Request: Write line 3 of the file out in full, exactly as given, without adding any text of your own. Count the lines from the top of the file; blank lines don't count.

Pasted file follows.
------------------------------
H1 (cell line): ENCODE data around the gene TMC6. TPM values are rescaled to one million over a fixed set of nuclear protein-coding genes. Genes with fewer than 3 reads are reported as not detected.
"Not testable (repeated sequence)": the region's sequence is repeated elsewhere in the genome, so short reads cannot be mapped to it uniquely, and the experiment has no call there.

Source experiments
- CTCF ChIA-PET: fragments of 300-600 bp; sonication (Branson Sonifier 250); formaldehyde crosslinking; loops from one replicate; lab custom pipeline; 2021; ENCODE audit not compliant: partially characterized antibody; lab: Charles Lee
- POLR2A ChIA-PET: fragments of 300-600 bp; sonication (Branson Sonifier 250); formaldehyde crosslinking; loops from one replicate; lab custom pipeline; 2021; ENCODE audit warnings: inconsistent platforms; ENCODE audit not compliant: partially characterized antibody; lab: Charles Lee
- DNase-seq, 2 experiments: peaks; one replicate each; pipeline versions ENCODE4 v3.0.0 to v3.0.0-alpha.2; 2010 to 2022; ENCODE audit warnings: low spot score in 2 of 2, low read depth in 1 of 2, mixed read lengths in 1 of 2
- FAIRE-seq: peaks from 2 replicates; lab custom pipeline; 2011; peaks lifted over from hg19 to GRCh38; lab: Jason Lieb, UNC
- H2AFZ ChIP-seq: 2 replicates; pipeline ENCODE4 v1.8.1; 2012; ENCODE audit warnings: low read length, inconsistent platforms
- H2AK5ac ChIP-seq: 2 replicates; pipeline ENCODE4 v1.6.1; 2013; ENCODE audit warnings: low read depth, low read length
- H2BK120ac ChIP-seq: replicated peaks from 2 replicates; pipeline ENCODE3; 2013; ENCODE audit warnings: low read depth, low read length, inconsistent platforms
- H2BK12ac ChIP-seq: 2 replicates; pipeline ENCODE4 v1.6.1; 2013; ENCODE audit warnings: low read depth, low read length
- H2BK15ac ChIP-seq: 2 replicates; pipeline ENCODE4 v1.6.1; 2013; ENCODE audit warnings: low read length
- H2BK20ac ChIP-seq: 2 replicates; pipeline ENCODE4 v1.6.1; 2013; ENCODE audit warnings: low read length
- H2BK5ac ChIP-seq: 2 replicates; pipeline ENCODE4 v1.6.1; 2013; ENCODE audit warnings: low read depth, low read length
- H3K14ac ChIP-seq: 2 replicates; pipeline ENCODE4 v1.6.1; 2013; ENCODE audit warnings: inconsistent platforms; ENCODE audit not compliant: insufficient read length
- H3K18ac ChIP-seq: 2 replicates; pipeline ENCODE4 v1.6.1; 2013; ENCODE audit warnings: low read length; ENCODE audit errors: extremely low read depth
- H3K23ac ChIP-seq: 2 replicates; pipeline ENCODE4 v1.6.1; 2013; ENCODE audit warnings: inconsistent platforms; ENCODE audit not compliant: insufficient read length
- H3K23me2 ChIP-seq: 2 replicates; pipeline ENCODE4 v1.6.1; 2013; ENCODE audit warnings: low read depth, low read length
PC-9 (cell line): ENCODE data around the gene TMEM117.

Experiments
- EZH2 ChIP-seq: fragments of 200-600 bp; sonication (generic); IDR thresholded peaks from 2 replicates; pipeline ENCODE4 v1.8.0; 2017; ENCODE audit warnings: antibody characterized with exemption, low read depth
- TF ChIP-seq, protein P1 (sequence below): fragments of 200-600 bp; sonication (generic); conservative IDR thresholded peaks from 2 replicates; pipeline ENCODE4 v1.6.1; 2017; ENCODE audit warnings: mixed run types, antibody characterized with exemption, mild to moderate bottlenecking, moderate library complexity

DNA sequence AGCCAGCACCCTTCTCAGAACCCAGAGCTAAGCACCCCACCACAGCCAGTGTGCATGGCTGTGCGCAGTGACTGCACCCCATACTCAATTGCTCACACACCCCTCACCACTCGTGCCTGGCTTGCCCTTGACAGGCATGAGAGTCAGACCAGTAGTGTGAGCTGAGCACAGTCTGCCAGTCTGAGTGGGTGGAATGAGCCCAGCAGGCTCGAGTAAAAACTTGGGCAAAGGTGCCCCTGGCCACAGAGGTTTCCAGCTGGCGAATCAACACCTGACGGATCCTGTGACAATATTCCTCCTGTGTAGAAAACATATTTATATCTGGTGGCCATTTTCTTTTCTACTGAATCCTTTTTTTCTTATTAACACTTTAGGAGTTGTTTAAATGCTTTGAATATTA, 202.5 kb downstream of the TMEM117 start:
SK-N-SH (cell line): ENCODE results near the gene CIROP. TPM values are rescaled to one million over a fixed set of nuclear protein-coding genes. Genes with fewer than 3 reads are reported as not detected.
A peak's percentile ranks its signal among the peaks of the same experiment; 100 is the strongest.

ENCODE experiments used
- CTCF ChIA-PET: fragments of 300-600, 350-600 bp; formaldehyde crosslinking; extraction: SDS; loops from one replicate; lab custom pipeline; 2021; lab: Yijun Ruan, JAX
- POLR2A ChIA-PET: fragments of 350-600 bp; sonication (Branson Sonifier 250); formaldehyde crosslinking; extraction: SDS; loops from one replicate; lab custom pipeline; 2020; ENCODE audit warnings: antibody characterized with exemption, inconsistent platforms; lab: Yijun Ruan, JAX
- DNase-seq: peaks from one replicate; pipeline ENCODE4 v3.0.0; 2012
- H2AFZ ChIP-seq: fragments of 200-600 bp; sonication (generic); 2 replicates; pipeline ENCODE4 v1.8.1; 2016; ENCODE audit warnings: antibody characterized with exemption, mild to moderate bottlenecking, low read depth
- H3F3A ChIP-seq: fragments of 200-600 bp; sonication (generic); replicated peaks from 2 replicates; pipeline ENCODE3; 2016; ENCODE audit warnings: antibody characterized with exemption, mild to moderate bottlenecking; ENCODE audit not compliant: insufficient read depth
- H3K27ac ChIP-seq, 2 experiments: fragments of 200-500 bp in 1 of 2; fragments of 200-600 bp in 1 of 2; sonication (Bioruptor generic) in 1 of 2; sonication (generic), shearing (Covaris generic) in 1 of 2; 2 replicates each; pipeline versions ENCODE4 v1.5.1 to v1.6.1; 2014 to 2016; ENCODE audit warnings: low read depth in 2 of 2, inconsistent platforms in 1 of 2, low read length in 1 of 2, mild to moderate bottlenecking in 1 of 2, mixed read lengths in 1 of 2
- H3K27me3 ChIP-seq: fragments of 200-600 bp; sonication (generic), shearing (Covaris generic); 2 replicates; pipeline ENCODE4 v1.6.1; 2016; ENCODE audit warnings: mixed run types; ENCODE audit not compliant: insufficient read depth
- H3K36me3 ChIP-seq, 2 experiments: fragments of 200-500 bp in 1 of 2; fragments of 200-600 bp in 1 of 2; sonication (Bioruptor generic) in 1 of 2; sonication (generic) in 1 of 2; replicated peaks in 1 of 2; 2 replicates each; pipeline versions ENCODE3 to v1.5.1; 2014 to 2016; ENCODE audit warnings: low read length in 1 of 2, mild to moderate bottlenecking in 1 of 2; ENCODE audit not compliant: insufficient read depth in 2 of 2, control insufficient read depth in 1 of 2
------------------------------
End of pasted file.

Source experiments